It is popular for people who support the "under God" phrase to point to the use of "In God we trust" that appears on our currency. A similar lack of historical knowledge comes into play, for that phrase did not begin to appear on coinage until the civil war and was not declared by Congress to be the official motto of the United States until 1956. Even more blatantly than altering the pledge of allegiance, establishing the national motto in 1956 was specifically connected to the cold war and the fear of communist aggression.

Though never formally and officially proclaimed, it had long been understood that the motto of the United States was "E Pluribus Unum" (From many one). It is, I suppose, debatable as to whether the Latin phrase should have been officially designated the U.S. motto. Certainly, there is greater weight in its favor than "In God we trust". From the beginning, the United States had been a country that was forged from many cultures and traditions to form a singular bond of unity. Those many cultures and traditions include religions that were once foreign to the new world. Included also were and are those people who hold no religious faith at all. Yet all these peoples are equal in the eyes of the Constitution.

One further illogic in comparing the motto on currency to the pledge is that currency is essentially passive. Nobody cares or pays any attention to what is written on our coins and bills other than the denomination. They are simply passed from person to person to satisfy monetary debt. Reciting the pledge of allegiance is active and requires in its recitation the acknowledgement of and implied submission to God. It does not take much reasoning to see that the modified pledge is a violation of the Constitution.

The pledge is a statement of allegiance to the flag and the country it represents. It is not a pledge to a God that people may or may not believe in. In the United States people are free to believe in any kind of God they choose. They are also free to not believe in any God. "Under God" simply has no place in a pledge to a flag and a country whose constitution forbids the establishment of religion. If religious schools and institutions want to use the amended pledge, that is their right, although one might question the wisdom of such a decision and wonder if they are not, in fact, establishing two nations. But schools that are paid for by public monies simply have no right to place God in the nation's pledge any more than Congress had the Constitutional right to do so in 1954.

If little children were able to see that placing "under God" in the pledge of allegiance made it a religious statement, why cannot adults comprehend the same? The real question, of course, is whether or not we have a congress with the integrity and moral conviction to return the pledge of allegiance to its original and inclusive form.

9/11--A Day of Remembrance and Forgiveness

The 20th Century has often been cited as the most violent in human history. The two world wars, coupled with seemingly unending civil conflicts; military coups and repressive dictatorships; genocide in all regions of the globe; the rising specter of street violence and escalating terrorist activities; all these succeeded in nearly numbing the world to the horrors of violence. It is almost surprising, then, that the terrorist attacks of September 11, 2001 should have so stunned the sensitivities of the world, that for a brief moment there arose a renewed sense of humanity and common purpose.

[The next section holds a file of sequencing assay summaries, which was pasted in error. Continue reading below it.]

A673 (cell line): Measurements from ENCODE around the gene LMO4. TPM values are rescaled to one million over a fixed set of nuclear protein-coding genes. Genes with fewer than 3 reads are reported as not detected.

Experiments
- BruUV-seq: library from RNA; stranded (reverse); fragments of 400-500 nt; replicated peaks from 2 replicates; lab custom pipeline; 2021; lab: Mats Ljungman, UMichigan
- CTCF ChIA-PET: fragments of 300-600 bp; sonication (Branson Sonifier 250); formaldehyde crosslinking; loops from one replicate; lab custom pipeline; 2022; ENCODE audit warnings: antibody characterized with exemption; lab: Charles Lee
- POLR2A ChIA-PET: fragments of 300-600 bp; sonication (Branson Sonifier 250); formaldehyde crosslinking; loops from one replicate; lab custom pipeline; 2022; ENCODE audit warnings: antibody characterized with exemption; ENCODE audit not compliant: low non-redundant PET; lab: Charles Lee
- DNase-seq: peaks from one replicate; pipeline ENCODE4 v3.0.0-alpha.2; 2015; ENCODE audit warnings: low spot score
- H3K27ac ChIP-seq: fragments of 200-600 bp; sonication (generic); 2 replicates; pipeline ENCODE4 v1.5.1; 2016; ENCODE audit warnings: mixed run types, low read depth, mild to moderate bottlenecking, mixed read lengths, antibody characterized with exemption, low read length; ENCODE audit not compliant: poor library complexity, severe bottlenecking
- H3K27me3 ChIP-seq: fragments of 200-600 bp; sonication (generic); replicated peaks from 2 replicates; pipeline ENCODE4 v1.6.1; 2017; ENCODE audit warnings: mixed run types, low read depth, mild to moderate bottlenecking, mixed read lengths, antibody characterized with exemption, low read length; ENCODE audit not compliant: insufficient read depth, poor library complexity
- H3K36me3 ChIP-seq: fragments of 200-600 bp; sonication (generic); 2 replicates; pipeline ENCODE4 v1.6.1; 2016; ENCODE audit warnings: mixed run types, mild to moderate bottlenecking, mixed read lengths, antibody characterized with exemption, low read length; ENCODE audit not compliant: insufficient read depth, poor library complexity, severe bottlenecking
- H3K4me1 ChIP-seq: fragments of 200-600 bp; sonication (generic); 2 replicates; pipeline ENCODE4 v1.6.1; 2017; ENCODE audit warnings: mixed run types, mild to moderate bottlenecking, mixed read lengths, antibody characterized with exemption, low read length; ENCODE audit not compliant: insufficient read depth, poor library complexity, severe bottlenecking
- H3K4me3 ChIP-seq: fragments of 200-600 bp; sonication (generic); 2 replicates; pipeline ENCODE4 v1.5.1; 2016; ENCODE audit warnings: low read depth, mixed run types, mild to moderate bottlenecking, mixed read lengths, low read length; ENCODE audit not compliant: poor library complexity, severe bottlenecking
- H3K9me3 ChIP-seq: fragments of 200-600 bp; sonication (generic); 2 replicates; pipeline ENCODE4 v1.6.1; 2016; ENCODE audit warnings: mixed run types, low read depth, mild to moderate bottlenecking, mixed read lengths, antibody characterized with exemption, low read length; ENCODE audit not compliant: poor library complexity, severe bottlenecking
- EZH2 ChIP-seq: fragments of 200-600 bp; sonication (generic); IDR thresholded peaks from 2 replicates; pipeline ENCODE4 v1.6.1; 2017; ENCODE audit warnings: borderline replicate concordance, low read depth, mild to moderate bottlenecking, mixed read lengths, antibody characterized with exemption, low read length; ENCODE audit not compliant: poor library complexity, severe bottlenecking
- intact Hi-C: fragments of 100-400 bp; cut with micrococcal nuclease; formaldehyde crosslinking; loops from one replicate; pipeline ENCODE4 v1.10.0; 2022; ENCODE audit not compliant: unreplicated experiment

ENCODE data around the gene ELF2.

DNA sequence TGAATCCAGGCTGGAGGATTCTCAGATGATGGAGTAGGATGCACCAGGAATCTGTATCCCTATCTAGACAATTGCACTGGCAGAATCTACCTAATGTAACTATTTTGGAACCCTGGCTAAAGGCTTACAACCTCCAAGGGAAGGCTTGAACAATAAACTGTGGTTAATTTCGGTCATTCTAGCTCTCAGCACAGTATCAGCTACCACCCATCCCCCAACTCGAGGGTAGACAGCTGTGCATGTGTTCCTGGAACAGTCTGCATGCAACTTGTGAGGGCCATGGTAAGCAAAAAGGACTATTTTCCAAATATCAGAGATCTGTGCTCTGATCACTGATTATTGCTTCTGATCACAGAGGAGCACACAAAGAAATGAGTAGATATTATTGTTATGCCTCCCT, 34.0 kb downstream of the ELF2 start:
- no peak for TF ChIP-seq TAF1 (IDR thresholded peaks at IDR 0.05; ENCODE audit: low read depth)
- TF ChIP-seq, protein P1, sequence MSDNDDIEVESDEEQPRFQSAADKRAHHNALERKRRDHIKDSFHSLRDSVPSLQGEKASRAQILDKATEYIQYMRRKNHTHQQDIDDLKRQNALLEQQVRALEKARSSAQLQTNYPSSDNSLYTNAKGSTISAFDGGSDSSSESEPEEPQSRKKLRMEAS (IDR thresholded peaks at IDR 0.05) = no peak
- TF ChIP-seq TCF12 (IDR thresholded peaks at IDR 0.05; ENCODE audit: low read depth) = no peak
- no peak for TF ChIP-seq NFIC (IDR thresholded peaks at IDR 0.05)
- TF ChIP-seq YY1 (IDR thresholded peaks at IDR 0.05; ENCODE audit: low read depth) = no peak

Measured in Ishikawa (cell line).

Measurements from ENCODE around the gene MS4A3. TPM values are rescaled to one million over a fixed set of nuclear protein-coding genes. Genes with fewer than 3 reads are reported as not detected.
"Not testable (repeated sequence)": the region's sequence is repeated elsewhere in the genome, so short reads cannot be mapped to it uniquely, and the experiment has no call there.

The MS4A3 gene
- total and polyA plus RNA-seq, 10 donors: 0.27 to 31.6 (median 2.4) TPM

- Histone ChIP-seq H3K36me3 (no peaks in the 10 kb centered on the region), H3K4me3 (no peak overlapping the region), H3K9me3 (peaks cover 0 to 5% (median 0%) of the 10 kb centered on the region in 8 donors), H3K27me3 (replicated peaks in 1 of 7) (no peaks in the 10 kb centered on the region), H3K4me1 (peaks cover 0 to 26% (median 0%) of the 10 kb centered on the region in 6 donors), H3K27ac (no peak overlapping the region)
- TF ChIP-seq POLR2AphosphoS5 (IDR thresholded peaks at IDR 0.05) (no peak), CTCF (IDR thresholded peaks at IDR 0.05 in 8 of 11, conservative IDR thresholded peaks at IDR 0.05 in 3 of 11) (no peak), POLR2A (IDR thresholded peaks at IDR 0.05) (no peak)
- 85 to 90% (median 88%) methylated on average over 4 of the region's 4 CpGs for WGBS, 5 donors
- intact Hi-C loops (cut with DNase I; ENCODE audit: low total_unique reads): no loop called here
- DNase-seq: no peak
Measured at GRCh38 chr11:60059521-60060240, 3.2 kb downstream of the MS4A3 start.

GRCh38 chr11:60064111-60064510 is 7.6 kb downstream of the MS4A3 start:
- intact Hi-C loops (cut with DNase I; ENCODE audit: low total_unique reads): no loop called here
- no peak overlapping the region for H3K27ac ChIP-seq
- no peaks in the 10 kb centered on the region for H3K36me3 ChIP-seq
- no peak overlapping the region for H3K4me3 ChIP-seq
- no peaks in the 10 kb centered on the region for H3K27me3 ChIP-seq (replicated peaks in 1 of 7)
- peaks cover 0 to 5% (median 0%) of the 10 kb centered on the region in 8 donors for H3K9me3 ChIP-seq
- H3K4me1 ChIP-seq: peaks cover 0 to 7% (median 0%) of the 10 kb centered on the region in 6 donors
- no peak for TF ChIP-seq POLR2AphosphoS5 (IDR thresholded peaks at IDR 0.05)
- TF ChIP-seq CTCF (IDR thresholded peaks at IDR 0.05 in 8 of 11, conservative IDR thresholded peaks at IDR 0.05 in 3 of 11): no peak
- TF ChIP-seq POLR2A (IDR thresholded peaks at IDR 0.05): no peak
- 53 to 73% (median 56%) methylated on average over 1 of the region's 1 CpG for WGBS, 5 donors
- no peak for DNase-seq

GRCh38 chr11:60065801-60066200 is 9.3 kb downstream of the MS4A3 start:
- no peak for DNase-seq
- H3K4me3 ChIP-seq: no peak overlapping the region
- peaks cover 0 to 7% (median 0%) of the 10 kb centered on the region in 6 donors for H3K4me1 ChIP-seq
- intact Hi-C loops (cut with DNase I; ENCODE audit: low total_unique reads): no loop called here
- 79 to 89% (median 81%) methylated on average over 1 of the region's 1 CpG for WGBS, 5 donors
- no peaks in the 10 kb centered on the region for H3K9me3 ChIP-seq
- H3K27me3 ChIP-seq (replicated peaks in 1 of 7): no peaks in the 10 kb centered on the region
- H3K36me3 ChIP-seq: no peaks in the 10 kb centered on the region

More than stunned, the world found itself in a state of shock. Partly because nearly 3,000 people lost their lives in a matter of minutes, partly because more than 70 countries lost citizens in the attacks, and partly because this all happened on U.S. soil--a land often thought to be immune from such foreign violence. For almost everyone, the attacks shattered the routine of a tranquil September morning. As we look back on the past nine years, we find so much to commemorate on this anniversary, the most treasured being the lost lives--not only of innocent workers and travelers, but also of the heroic emergency personnel who risked everything to bring others to safety.

Few, if any, experiences in life are as emotionally draining as the death of a loved one. When that death is caused by unprovoked violence or terrorism, the bonds of love only grow stronger. In the process, the human heart is stirred to canonize the memory, and the will is driven to avenge the lives of those so unjustly reduced to an untimely death. In reality, however, that stirring of the heart and driving of the will are polar opposites that cannot coexist in any kind of peace or harmony. The bonds of love that are sealed in the heart end up shattered by the pursuit of vengeance. The memories of loved ones lost are betrayed in a relentless desire for retaliation. Such is this tragic polarity that the same pain that tears us apart ends up being inflicted on other people, who also lose innocent loved ones, thus creating a spiraling cycle of violence from which we can rarely extract ourselves.

Memorial celebrations, museums and monuments are a necessary part of collective therapy. War is not. Retelling stories of life, and remembering heroic acts inspire admiration. War does not. Embracing and supporting one another strengthens the spirit and initiates healing. War cannot. War is simply the most powerful, organized and hypnotic example of a violence unleashed in response to a violence perpetrated.